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Discussion Starter #1
We have been fortunate to be able to buy a very nice 2600 Sprint to share the garage with our 1973 GTV 2000. Our new 2600 was restored about 15 years ago too a very high standard and has not been used much in recent years. It really requires recommissioning rather than any restoration work. The tires are more than 25 years old and will be replaced and the dreaded steering box needs attention. I think the colour is called Grigio Coupe and a lovely Becker Europa is fitted.
 

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Very Nice

So thats what a good sprint looks like.

Not only tires after 15 years , I would change any other rubber presssurised components if you intend to do many miles..

Ie

Oil pipe to oil pressure gauge - mine burst and destroyed my engine
Oil pipes to oil coller , a friend was lucky enough? to have his burst when he was standing next to the car and he caught it before any damage.

Similar with brake pipes and fuel pipes for obvious reasons

Apparently the simple test is if it doesn't smell like rubber anymore ,its knackered/US

Lovelly car

Ian
 

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Thats the best looking Sprint I've ever seen. Perfect colour combination. Congratulations!
 

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That was a steal for the asking price. I was severely tempted but no storage.

Purchase of the year!
 

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I agree, i saw this come up and thought it was excellent value, great buy. Triple webers perhaps or is this going to stay 100% original? :p
 

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Congratulation !
Very nice car and very clever choice. I'm sure this car is still underestimated...

Concerning the color, isn't it the Grigio Biacca (very rare) ?

Please, follow Redmerlin advice ;-)
 

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if you have a change of plans I would buy it tomorrow even though im in the U.K.. but I don't suppose you wont. what stunning car. love it.
 

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Grigio Biacca is very close to white. A soft white. Not silver at all, and most people wouldn't call it "grigio" at all.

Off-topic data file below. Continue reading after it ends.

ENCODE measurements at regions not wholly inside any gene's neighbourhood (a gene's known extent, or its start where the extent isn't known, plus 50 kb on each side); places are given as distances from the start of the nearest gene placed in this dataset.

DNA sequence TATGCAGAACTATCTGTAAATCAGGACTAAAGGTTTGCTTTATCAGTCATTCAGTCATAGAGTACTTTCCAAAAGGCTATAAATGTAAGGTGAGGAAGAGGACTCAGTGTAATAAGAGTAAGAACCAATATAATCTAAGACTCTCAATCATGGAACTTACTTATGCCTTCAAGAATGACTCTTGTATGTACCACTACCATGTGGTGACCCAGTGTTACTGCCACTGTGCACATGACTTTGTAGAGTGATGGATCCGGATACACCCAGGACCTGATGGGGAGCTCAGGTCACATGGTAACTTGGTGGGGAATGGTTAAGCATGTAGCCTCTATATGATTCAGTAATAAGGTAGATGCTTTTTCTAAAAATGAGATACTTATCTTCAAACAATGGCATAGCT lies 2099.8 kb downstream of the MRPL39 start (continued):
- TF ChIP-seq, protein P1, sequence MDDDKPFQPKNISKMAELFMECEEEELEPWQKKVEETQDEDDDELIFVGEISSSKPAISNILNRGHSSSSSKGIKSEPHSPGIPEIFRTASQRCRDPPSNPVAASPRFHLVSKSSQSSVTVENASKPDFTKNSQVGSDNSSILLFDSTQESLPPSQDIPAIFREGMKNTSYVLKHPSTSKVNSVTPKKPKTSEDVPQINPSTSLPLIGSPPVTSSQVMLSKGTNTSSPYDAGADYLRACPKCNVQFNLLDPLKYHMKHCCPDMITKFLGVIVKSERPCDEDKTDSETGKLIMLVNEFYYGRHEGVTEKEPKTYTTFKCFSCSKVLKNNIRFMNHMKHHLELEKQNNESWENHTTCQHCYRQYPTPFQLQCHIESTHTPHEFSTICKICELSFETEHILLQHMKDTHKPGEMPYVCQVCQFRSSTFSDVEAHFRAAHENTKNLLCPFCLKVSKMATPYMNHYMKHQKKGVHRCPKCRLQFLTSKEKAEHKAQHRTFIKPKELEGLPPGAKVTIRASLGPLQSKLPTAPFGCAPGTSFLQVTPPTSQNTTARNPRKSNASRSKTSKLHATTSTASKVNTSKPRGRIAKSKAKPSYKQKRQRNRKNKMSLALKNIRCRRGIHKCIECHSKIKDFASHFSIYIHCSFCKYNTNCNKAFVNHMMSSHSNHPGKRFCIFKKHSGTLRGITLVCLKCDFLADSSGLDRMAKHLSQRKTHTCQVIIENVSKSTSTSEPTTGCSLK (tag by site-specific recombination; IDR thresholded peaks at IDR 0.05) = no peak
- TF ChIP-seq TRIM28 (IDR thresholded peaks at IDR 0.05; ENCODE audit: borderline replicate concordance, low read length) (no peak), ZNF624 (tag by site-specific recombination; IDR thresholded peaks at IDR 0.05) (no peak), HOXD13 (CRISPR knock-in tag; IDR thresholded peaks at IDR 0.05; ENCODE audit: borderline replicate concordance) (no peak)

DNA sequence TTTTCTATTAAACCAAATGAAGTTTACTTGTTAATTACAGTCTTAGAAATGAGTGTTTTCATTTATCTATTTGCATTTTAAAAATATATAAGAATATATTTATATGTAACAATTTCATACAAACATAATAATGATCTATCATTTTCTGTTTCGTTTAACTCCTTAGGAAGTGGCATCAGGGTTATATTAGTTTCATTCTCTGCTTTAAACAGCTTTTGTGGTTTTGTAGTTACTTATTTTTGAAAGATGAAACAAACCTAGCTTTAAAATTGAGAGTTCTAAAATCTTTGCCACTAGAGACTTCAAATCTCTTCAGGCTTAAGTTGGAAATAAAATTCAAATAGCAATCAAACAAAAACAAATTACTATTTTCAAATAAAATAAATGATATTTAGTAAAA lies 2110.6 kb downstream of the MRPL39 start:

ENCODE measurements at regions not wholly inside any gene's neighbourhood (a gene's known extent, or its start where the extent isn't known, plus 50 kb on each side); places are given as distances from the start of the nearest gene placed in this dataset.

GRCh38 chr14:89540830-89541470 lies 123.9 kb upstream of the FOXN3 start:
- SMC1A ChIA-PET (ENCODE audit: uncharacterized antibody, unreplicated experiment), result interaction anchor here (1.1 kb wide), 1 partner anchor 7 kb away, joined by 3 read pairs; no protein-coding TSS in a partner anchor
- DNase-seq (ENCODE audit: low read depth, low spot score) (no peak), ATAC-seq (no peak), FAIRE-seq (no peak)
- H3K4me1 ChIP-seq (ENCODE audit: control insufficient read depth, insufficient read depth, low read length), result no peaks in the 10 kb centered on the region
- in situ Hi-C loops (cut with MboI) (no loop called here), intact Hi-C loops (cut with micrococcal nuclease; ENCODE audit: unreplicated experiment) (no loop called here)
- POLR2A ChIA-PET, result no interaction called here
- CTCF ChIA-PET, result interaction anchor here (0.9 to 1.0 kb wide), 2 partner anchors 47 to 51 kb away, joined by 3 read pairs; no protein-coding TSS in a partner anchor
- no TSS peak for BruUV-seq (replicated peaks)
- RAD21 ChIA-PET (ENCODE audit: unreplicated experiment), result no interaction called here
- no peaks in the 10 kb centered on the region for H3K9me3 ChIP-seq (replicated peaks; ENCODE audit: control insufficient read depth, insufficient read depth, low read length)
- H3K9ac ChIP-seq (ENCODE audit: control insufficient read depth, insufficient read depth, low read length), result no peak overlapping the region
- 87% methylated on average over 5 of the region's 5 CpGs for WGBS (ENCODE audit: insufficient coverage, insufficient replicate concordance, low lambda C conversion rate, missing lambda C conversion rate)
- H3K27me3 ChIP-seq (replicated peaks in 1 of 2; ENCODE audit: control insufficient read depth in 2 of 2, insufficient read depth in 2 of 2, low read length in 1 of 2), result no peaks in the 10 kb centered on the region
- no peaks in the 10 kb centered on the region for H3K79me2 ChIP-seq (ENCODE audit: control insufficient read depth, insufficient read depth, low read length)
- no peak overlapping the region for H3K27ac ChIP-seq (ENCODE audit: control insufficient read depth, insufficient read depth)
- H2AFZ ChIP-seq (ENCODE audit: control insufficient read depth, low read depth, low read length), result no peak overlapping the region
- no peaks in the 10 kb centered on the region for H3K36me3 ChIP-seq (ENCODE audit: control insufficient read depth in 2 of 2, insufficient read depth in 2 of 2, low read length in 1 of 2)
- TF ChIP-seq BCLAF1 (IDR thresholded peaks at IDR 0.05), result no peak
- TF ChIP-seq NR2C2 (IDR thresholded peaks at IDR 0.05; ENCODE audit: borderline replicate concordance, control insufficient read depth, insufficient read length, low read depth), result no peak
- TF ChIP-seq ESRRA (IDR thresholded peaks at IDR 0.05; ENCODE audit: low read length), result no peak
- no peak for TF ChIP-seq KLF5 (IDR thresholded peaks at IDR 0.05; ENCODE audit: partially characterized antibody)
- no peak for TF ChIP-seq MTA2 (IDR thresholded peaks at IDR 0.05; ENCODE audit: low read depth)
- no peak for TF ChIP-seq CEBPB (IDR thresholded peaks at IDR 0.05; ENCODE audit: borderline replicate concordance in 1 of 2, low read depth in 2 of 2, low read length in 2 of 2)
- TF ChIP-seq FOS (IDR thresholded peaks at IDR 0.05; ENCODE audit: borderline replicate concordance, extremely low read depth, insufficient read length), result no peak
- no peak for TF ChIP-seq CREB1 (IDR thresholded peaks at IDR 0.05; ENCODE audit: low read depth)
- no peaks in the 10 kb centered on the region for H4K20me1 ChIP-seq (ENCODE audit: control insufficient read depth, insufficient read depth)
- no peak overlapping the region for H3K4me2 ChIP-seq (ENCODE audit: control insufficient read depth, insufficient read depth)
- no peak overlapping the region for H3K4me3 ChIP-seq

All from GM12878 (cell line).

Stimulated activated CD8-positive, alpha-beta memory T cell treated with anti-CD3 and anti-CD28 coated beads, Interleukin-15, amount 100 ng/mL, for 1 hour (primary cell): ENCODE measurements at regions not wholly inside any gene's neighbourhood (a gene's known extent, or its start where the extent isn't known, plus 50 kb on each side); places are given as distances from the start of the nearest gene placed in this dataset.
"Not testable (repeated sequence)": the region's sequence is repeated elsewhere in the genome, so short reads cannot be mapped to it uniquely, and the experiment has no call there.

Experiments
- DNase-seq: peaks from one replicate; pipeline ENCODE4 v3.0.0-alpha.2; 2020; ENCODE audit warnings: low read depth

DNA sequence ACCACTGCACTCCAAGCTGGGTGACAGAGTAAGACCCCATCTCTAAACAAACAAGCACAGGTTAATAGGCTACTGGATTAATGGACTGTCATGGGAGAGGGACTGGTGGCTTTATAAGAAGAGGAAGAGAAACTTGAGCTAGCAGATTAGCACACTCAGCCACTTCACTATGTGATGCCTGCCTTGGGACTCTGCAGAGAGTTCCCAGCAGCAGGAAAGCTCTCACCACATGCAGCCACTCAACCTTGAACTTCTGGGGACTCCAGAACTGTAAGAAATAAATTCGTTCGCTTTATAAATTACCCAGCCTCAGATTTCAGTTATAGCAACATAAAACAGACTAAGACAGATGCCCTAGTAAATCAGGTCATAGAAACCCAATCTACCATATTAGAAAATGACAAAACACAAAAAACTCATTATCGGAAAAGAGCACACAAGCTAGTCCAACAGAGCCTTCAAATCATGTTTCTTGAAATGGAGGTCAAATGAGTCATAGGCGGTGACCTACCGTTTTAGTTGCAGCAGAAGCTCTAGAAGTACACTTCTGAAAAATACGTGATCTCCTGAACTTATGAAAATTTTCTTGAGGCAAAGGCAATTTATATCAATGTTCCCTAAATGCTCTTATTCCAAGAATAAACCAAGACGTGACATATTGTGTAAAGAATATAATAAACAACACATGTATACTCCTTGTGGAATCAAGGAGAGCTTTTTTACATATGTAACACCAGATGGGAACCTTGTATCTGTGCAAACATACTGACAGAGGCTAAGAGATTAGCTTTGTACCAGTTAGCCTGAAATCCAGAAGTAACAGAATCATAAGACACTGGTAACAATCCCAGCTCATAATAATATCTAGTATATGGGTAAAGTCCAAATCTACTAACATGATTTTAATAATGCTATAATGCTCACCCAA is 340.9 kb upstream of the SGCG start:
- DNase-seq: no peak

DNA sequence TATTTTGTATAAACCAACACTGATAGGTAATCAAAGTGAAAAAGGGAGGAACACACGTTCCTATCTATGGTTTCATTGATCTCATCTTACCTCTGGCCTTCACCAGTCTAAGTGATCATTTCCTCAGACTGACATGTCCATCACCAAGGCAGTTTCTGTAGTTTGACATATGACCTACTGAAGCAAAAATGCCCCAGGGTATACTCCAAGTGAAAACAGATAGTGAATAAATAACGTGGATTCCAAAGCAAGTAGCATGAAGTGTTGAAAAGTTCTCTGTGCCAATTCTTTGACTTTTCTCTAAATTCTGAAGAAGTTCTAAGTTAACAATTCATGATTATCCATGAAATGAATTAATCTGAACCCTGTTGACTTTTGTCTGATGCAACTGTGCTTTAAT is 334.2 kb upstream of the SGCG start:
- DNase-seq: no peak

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Discussion Starter #10
T hanks Red Merlin good advice and I have already started working thru things. I will do further research on the colour. As you can see from the photos it is a light grey. Not an outstanding colour like my Prugna GTV but it looks very elegant which seems to suit the 2600 Sprint style.
 

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For the color, ask Marco Fazio.

Marco Fazio

Tel. +39 02 444 29 115
Mob +39 334 62 95 381
Fax +39 02 444 28 152
[email protected]

Automobilismo Storico Alfa Romeo
Centro Direzionale
Viale Alfa Romeo
20020 Arese (MI) Italy


A simple e-mail with the serial N° of the car and asking the date of production, the date of delivery and place, the color configuration.

Marco should answer you immediately.
 

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Beautiful Car! .....

There is something elegant about the 2600 coupes and IMO they look great in any colour.

Nearly bought one a few times over the years, still time i suppose!

Enjoy!

Cheers.
 

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Discussion Starter #13
2600 Sprint Colour

Marco Fazio tells me the Sprint was manufactured on the 30th June 1964 and sold on the 22nd March 1966.

He describes the colour as grey. The previous owner was advised by the international register that the colour was AR722 Grigio Coupe with (Light Grey) written next to it. The translation for Light Grey would be Grigio Chiarro I think so I am wondering whether the word coupe was a mistake? Anybody have any knowledge of AR722?

Paul